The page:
I asked Lisa if she believed that the current protocol is as good as it can possibly get, and she responded that one could never say that any rule or protocol is as good as it could be. I think you can agree with my logic that if she means what she said, then the FEI should be willing to re-examine the hypersensitivity protocol AND be willing to make changes if improvements can be identified. A certain very annoying colleague sits next to me every day and provokes me with difficult questions, one of which is this: what is the way to improve the protocol so that an innocent athlete doesn’t get eliminated?
Tiffany’s disqualification was an incredibly unfortunate event for her, for the team, her family and supporters, as well as for every Canadian show jumping fan. Just how unlucky was it that Victor scraped the front of his leg? He’s only the eighth horse to be disqualified by thermography testing since it came into use in 2009. That’s very, very unlucky.
I’m still appalled that Mike Gallagher sent out that ridiculous statement a few days ago. He could have saved himself a barge load of grief by getting to the right answer via the direct route. But he didn’t, and that illustrates the kind of poor judgment and mistaken priorities that should make every single EC member question how our federation is being governed. As one commenter wrote last night, the EC Board can be fired through a non-confidence vote of its members. If only we could get enough of EC’s members to give enough of a rat’s ass maybe we could turn this crisis into opportunity. But it would take more than signing on a dotted line. There would have to be a new group of people with the right skills and right reasons to want to turn the ship around.
Now, if it’s ok with you, I’d like to stop thinking about this theatre of the absurd and enjoy some freestyles. I really, really wish Ashley had made it in and it goes without saying that she does too. She was really beating herself up about the pirouettes in the GP Special the other day. They may or may not have cost her a spot in the top 18 today, but they were also the only thing that was not super in the test. Edward has shown signs of greatness this past week, and I expect to see him climbing up into the mid-seventies in the very near future.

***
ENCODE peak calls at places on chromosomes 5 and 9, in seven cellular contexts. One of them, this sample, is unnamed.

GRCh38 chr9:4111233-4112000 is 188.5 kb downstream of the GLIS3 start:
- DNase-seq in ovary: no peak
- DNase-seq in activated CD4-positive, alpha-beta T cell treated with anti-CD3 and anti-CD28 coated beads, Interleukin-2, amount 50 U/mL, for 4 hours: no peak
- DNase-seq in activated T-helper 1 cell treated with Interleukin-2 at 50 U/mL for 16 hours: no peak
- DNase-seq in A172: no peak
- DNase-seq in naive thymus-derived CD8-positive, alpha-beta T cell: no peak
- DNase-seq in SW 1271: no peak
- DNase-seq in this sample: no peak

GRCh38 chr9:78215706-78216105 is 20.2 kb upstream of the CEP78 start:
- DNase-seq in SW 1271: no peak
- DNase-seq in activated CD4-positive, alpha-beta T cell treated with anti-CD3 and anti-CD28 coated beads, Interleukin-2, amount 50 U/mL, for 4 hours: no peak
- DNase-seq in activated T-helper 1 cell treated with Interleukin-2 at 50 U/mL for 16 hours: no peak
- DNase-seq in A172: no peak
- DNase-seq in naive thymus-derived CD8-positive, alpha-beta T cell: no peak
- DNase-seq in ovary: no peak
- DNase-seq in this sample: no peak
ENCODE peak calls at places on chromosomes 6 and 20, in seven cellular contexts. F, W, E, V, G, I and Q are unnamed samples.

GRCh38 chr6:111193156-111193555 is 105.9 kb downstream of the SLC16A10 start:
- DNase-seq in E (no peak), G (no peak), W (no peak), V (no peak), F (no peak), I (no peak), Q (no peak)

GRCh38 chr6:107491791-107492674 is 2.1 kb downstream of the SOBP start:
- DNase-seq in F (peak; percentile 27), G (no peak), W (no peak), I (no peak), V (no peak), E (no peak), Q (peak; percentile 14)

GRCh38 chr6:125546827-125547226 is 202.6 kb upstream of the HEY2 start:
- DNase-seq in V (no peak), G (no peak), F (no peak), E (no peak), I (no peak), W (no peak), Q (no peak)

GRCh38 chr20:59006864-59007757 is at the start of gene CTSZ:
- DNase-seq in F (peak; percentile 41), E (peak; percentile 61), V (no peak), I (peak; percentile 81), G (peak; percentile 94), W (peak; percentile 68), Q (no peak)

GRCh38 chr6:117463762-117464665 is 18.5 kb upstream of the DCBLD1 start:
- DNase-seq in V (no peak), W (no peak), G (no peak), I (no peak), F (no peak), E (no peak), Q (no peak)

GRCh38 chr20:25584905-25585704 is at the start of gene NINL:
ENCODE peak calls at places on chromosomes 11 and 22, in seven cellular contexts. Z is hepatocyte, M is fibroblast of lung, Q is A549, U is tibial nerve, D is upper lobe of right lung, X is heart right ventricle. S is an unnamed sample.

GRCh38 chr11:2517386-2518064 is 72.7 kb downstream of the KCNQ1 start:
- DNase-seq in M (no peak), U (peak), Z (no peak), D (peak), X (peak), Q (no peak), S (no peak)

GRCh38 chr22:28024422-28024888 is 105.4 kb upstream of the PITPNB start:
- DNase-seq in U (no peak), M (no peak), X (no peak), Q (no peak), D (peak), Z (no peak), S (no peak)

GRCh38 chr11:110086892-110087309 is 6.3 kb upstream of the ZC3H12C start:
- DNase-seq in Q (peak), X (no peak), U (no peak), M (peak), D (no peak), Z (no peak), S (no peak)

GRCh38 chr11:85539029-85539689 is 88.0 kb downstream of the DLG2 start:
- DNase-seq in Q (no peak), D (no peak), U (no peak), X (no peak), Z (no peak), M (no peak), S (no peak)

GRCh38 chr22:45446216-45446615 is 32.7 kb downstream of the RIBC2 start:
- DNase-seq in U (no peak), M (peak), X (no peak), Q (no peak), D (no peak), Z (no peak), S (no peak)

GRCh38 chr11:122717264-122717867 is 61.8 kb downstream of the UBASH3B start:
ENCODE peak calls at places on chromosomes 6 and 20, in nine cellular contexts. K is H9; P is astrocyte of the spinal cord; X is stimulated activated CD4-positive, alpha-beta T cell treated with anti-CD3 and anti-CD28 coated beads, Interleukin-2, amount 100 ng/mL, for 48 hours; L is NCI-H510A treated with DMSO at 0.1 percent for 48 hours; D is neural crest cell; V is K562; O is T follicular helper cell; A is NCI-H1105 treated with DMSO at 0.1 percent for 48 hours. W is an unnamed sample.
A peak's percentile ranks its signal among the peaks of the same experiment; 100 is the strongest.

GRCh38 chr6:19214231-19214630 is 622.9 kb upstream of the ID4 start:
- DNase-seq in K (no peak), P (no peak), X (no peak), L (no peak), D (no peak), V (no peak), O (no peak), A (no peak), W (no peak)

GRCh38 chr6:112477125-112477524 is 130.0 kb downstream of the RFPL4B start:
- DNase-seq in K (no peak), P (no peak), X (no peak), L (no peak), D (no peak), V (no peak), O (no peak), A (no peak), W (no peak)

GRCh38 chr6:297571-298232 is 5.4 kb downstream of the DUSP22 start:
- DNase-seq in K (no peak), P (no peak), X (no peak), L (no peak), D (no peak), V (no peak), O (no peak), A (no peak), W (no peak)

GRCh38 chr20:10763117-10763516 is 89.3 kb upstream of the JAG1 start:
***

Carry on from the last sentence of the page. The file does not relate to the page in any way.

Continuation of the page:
Try as I might to stay out of trouble and go to bed early, it has been impossible to do so. It’s just too darn much fun to spend the evenings out and about in Greenwich. For atmosphere I would say it combines the best of a WEG with the best of an Olympics, plopped right into the heart of a great city. Last night things got so rowdy at the normally serene Davy’s Wine Bar that they stopped serving drinks early, probably in an effort to get rid of a table full of Russians sitting behind us. These Russians seemed to have lost the power of normal speech. Instead of talking to one another, they just sang song after song at each other at the tops of their lungs. The drunk Irish (imagine that) nearby decided to try a sing-off, but the Russians shouted them down with a booming Kalinka that shook my fillings loose. The only moment of quiet was when I donned the rubber horse head Jenn Ward’s fiance brought me to use as a prop for my Low-Down blog, and everyone fell silent to stare at my sudden transformation from human to Harriet the Talking Horse.
Poor Pedro has been so stifled in his wardrobe here. The Olympics won’t let him wear anything but his official uniform, which is identical to those worn by the officials. The other morning I went through security with him, and he had a bowler hat he was hoping to get away with wearing. But when the live video camera caught him at the in-gate escorting a rider into the arena, he was back in the official Olympic straw trilby/fedora. But when the Games are done for the day, Pedro gets his revenge, walking the streets in the outrageous outfits for which we all know and love him.